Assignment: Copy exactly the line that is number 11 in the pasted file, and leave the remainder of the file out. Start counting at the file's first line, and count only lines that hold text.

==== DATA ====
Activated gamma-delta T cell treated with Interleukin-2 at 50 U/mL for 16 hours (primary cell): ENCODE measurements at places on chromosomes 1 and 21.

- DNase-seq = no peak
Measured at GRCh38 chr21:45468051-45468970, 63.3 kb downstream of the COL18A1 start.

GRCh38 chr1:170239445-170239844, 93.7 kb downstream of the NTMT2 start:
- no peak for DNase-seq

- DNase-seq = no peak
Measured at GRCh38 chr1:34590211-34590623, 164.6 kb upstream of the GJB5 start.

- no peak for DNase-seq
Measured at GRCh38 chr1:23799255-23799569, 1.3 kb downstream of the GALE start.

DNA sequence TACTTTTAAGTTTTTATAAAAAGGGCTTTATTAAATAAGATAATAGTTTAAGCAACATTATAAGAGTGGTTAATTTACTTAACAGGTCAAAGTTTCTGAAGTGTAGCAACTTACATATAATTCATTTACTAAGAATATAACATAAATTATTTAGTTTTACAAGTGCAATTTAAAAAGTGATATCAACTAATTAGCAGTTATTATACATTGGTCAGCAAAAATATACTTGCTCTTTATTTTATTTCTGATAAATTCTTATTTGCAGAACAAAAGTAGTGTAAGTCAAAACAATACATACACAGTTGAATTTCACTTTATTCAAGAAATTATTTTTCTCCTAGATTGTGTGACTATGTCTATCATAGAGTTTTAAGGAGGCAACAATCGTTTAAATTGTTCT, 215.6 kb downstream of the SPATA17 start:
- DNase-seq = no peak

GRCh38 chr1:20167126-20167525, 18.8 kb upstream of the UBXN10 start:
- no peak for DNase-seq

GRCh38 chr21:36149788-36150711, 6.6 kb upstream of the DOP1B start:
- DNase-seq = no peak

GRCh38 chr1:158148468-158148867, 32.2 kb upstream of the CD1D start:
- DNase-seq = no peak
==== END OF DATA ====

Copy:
- DNase-seq = no peak